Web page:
In an age of communication where people attempt to be social with the aid of modern technology, I feel we are becoming more anti-social than at any time in history. I believe that people are wired to be social yet, I see signs of more anti-social behavior than before the age of mobile devices and social media.
Has Our Use of Modern Technology Disconnected Us?
I was seated in a booth at a diner enjoying a conversation with my wife. I briefly glanced at the tables in my section and noticed most of the people had cell phones on the table by their place settings. Most tables had one or more people using their devices while participating in the conversations at their table.
Recently I’d been thinking about the isolation that’s taking place all around us in society, and thought to myself, how can anyone give their undivided attention to people in separate conversations simultaneously? I might have been quick to find fault with them but, I already had my cell phone on the table next to my place setting. I put away my phone and gave my wife my undivided attention… smart man.
All In or Not In At All
Isn’t being fully present an essential in conversation? I believe that as social media and a rapidly advancing technology find its way into our daily lives, more people are communicating without connecting on a meaningful level. I believe our social graces have taken a hit with the absence of social etiquette.
While being preoccupied with our mobile devices we lose our self-awareness and an awareness of the world around us as we go through life in a hypnotic-like state, never giving our full attention to anyone unless it’s through some device.
Did you know that Facebook has more than 2 billion active users and Instagram more than 800 million? It’s projected that by the end of 2019 there may be more than 5 billion people using mobile phones.
While it’s amazing having more than 70% the world’s population communicate with each other, I wonder what the next generation will be facing if we do not learn how to connect on a deeper level.
The Key to Effective Communication is Connecting
Connecting with people is more skill than talent, Getting to know someone can be developed and improved. Obviously, connections must be mutual if any meaningful rapport is to be established.
So, how can you become interested in what another person is saying? You’re both friendly and happy, and you show care and concern for one another. Coordination: you feel “in sync” with one another, so that you share a common understanding. Your energy levels, tone and body language are also similar.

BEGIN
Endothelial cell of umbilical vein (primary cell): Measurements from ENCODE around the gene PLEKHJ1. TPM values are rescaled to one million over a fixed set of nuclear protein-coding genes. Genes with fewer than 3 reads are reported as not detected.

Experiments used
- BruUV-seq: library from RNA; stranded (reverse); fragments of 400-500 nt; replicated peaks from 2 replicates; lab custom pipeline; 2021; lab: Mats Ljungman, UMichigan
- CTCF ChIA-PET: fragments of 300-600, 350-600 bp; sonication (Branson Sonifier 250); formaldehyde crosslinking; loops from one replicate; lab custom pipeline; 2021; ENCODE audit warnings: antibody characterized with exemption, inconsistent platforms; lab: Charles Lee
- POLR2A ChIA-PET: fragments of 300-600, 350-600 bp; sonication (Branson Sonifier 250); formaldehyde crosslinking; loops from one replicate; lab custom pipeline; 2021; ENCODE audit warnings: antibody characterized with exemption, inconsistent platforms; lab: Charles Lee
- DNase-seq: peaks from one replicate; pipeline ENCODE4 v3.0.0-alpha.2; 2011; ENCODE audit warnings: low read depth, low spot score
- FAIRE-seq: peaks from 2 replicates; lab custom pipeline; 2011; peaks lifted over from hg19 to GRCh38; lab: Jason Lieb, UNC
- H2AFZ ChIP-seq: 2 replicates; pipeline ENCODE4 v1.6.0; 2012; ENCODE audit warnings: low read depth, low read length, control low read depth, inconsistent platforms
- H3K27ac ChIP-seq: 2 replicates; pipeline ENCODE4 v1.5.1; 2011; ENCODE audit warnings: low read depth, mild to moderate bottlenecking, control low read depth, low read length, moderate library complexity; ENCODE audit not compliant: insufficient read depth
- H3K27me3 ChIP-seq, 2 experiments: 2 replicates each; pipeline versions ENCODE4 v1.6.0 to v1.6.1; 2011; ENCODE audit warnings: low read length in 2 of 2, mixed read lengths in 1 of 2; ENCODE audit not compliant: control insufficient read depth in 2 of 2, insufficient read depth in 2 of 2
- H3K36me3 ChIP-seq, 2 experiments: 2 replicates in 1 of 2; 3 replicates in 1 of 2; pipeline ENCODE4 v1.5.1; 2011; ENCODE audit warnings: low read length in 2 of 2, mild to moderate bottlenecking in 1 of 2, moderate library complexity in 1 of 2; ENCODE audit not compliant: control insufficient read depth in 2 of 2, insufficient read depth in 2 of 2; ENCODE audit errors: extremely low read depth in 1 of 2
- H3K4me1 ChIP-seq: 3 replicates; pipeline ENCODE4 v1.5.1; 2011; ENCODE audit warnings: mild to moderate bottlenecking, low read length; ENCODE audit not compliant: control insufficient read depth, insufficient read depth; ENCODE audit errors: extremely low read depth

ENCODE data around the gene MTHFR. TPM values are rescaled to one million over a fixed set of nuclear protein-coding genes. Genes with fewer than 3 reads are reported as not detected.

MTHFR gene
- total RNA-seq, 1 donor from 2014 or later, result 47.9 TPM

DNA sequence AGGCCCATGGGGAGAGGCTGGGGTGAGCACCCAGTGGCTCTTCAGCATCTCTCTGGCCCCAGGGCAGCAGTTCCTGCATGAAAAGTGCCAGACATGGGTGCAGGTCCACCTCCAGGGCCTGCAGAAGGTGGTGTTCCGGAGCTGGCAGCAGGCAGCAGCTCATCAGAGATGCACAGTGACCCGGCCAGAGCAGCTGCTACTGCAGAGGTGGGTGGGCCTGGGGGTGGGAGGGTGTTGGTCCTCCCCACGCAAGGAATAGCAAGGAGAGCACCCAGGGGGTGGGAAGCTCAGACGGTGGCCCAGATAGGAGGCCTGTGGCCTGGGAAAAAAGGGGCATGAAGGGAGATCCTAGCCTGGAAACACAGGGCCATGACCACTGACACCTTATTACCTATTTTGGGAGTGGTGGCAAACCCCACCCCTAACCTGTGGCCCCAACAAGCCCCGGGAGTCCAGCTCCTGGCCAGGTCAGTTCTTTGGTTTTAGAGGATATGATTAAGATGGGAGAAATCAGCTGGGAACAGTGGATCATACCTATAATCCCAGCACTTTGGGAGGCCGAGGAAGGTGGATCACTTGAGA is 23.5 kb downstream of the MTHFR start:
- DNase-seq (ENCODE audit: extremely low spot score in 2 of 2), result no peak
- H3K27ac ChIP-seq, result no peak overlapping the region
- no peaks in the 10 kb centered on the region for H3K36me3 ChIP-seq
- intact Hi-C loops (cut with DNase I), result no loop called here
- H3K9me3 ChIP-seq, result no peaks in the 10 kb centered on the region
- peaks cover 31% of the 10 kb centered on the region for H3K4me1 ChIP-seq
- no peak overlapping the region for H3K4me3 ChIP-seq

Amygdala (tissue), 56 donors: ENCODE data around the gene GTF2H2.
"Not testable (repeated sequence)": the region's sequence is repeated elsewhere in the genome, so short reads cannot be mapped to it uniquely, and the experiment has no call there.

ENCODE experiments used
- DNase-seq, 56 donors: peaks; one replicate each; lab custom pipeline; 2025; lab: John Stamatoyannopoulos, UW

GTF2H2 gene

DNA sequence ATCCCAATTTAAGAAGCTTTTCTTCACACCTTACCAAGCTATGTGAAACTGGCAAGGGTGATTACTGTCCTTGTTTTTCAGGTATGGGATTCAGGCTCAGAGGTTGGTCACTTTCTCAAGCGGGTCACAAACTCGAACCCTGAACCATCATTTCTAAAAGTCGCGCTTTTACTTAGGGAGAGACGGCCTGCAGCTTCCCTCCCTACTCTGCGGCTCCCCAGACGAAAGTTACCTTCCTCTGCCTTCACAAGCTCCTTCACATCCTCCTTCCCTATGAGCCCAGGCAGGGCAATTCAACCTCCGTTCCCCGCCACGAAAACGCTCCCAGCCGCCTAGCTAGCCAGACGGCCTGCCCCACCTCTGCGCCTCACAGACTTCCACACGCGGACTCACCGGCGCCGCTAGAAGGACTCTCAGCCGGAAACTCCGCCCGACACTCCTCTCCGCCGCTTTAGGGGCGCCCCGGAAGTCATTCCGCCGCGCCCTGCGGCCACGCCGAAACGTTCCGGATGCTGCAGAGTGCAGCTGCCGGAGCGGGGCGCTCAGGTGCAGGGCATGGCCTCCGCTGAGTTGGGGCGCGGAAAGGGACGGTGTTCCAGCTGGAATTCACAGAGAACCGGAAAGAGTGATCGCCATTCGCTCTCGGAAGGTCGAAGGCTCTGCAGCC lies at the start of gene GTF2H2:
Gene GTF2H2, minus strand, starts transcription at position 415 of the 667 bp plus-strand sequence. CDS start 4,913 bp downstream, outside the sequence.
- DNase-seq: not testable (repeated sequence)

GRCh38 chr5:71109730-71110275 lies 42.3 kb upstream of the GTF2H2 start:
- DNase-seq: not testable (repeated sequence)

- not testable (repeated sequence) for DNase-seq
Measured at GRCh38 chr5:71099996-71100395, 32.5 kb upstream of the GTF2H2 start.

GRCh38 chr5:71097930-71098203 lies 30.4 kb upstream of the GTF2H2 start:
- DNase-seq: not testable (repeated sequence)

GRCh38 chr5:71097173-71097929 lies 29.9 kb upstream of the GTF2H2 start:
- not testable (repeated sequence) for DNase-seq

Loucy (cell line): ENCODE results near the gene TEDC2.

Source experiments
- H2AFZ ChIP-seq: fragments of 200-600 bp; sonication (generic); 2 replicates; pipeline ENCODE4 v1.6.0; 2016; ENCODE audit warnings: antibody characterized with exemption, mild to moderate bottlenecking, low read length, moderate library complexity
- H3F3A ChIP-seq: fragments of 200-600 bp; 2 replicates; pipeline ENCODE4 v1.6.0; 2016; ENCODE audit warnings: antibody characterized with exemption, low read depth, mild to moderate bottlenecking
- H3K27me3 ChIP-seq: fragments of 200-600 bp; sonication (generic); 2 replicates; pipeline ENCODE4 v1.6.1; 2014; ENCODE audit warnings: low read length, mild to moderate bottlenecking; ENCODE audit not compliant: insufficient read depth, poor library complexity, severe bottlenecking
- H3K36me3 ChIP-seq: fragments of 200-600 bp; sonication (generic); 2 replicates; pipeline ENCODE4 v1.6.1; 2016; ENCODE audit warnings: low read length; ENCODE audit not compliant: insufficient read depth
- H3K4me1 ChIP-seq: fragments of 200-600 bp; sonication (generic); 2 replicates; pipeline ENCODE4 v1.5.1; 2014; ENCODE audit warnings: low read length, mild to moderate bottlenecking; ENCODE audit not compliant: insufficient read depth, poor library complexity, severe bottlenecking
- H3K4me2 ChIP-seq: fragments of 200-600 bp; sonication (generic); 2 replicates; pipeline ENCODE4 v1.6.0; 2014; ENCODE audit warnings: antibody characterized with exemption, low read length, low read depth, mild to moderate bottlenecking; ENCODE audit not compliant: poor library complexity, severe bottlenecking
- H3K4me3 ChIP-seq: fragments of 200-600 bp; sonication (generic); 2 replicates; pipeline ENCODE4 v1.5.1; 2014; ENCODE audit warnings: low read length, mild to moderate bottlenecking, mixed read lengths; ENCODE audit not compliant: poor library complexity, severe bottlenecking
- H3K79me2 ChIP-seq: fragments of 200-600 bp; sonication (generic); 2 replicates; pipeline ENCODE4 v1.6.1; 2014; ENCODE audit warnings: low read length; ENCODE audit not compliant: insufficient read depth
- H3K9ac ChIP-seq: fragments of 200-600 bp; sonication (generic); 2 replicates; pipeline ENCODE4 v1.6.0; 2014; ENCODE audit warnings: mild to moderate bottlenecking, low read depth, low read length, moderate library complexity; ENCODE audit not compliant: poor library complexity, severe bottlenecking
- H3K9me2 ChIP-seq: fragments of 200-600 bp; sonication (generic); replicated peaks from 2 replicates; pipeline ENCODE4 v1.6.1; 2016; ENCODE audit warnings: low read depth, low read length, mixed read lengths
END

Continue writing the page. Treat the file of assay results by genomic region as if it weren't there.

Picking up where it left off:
Four Simple Points that Have Helped Me Build Healthy Relationships.
Point #1 – Put Down the Cell Phone – Enough said.
Point #2 – Understand That We All Have More in Common Than We Realize Learn to be honest with yourself and with others about yourself. There’s simply no way around it, this requires vulnerability. I faced my insecurities head on and looked for minor blunders I was comfortable enough to talk about, I found poking some fun at myself set others at ease mostly, because they had similar experiences and discovering that set me at ease.
Point #3 – Be Genuinely Interested in People For Who They Are Connecting with people requires speaking into their world so;
Learn to understand their point of view without critiquing or debating, just listen.
Ask questions to help you discover who they are, everyone has a story to tell.
The more you listen to others the more you’ll learn about yourself.
Point #4 – Be Positive and Affirming Becoming an honest encourager opens doors to relationships faster than anything I know. Affirming people begins with dignity and self-respect, who people are and what they think and feel matters. Keeping your cell phone out of sight and maintaining eye contact during a conversation is affirming because it sends a message to the other person that you’re “all in”.
In our upcoming Leadership Bootcamp on January 12th, we will discussing many of the points discussed in this article in further depth. You can check it out here http://www.LionsPrideBootcamps.com. Hope to see you there.
*** This article was authored by John Picarello, Chief Leadership Officer at Lions Pride Leadership Co.***